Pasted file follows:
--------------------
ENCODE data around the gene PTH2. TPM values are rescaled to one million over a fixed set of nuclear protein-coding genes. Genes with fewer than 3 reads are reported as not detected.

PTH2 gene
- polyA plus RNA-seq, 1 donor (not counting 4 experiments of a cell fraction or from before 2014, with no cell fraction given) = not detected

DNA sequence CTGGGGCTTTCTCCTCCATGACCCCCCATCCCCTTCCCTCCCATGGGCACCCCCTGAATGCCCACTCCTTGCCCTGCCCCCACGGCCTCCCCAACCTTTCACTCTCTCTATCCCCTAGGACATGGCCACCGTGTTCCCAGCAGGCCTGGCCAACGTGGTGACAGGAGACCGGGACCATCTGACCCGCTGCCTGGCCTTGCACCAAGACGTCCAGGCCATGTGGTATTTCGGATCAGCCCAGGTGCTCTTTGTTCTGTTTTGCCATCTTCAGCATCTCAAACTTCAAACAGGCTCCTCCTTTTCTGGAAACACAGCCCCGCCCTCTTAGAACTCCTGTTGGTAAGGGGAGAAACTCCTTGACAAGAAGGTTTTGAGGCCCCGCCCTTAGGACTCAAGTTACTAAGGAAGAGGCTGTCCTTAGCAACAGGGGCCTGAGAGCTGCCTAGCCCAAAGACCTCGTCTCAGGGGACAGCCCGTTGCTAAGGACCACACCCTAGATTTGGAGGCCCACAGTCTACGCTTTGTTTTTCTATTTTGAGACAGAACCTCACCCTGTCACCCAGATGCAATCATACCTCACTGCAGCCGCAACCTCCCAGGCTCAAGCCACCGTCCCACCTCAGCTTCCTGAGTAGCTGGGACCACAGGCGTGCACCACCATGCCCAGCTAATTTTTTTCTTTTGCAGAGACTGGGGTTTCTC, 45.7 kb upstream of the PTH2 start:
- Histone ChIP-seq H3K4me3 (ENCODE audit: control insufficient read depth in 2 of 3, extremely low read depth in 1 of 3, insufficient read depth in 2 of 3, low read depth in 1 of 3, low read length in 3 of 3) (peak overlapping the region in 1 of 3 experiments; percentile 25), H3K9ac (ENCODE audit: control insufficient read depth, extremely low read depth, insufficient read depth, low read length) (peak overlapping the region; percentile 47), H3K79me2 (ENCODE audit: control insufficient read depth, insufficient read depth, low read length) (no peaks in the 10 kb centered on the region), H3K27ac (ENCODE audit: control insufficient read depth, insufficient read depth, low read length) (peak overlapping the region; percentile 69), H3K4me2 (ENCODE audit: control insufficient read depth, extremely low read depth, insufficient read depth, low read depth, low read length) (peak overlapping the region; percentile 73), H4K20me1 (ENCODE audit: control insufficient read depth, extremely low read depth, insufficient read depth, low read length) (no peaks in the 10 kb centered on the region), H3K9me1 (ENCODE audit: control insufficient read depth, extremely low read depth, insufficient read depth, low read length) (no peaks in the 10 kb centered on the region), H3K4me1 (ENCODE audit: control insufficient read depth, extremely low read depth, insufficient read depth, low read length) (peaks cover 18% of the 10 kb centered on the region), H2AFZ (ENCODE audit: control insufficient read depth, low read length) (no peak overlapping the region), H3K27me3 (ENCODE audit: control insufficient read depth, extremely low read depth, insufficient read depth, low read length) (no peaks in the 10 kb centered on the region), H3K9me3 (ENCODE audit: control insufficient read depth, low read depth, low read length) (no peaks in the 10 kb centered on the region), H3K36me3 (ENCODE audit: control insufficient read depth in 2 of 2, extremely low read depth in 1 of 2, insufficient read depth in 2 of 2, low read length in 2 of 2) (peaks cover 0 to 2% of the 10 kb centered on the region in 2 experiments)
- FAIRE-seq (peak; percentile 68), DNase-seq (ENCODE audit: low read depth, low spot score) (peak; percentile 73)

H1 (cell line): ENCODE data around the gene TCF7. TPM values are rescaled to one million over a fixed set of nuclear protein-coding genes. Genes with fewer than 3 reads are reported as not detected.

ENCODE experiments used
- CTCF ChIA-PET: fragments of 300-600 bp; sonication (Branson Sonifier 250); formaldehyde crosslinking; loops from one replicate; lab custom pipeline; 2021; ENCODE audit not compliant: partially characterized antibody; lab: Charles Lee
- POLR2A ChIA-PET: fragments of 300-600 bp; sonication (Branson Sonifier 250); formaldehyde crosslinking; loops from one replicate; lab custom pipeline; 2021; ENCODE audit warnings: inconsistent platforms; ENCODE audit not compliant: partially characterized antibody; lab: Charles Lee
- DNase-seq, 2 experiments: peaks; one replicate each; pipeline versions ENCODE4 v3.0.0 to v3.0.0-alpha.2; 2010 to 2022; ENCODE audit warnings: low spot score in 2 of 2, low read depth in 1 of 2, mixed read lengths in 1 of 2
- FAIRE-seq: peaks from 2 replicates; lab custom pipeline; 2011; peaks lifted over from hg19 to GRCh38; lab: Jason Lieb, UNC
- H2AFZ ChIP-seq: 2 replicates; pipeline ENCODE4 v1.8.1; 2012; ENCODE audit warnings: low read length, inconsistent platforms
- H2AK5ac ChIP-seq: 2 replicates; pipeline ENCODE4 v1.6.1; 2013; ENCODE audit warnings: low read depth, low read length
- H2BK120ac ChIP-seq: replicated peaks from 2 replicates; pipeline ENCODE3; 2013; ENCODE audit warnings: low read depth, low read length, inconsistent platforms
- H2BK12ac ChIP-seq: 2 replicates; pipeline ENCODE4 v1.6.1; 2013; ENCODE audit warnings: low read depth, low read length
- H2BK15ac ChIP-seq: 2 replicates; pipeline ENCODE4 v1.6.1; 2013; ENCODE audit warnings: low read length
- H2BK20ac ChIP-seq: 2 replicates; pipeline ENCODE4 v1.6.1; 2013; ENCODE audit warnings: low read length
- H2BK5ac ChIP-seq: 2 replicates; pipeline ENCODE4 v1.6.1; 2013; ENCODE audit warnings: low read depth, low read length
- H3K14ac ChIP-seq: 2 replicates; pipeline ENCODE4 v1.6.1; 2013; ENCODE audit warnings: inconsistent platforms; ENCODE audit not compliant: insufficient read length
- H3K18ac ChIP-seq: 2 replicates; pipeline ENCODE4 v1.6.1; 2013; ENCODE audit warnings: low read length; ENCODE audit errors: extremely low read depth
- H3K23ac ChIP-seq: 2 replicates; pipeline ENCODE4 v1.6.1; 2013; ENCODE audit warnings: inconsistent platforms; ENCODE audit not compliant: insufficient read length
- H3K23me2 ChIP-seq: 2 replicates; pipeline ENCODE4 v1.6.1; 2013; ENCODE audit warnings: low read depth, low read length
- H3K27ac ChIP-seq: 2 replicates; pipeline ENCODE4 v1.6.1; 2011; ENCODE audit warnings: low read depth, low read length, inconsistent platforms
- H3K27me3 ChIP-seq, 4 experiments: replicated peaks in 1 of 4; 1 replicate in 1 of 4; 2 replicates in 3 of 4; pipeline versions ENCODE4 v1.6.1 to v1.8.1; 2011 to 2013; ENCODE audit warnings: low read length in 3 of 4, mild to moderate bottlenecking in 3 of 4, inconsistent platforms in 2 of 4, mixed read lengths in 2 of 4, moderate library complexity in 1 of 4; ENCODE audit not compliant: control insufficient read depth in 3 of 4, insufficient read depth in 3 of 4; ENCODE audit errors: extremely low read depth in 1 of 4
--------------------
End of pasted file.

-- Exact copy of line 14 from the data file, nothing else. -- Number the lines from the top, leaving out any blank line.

- H2AK5ac ChIP-seq: 2 replicates; pipeline ENCODE4 v1.6.1; 2013; ENCODE audit warnings: low read depth, low read length